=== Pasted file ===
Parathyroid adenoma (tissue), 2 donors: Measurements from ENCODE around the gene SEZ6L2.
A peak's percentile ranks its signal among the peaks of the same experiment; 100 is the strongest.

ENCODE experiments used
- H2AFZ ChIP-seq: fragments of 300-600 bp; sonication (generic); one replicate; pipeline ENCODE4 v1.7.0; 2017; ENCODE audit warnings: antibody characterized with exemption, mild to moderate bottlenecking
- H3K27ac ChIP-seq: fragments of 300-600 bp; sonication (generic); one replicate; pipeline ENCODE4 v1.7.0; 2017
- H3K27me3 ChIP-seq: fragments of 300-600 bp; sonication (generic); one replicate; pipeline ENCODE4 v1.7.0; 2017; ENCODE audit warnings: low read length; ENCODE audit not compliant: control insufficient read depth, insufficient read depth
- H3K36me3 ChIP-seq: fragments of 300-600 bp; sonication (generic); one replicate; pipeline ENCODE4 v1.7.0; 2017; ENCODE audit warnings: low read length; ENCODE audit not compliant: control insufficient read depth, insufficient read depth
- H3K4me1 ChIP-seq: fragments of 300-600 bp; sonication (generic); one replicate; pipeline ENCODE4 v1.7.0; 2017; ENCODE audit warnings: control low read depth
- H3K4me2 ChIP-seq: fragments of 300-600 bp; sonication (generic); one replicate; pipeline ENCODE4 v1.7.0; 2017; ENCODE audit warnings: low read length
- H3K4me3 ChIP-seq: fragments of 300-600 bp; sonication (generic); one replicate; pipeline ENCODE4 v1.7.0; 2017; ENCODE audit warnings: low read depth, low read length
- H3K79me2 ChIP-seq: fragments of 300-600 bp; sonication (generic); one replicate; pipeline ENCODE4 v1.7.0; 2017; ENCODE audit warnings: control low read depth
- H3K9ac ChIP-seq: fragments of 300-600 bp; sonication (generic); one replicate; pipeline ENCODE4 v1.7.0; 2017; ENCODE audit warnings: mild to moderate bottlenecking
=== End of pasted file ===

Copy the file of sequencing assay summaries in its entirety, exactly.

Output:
Parathyroid adenoma (tissue), 2 donors: Measurements from ENCODE around the gene SEZ6L2.
A peak's percentile ranks its signal among the peaks of the same experiment; 100 is the strongest.

ENCODE experiments used
- H2AFZ ChIP-seq: fragments of 300-600 bp; sonication (generic); one replicate; pipeline ENCODE4 v1.7.0; 2017; ENCODE audit warnings: antibody characterized with exemption, mild to moderate bottlenecking
- H3K27ac ChIP-seq: fragments of 300-600 bp; sonication (generic); one replicate; pipeline ENCODE4 v1.7.0; 2017
- H3K27me3 ChIP-seq: fragments of 300-600 bp; sonication (generic); one replicate; pipeline ENCODE4 v1.7.0; 2017; ENCODE audit warnings: low read length; ENCODE audit not compliant: control insufficient read depth, insufficient read depth
- H3K36me3 ChIP-seq: fragments of 300-600 bp; sonication (generic); one replicate; pipeline ENCODE4 v1.7.0; 2017; ENCODE audit warnings: low read length; ENCODE audit not compliant: control insufficient read depth, insufficient read depth
- H3K4me1 ChIP-seq: fragments of 300-600 bp; sonication (generic); one replicate; pipeline ENCODE4 v1.7.0; 2017; ENCODE audit warnings: control low read depth
- H3K4me2 ChIP-seq: fragments of 300-600 bp; sonication (generic); one replicate; pipeline ENCODE4 v1.7.0; 2017; ENCODE audit warnings: low read length
- H3K4me3 ChIP-seq: fragments of 300-600 bp; sonication (generic); one replicate; pipeline ENCODE4 v1.7.0; 2017; ENCODE audit warnings: low read depth, low read length
- H3K79me2 ChIP-seq: fragments of 300-600 bp; sonication (generic); one replicate; pipeline ENCODE4 v1.7.0; 2017; ENCODE audit warnings: control low read depth
- H3K9ac ChIP-seq: fragments of 300-600 bp; sonication (generic); one replicate; pipeline ENCODE4 v1.7.0; 2017; ENCODE audit warnings: mild to moderate bottlenecking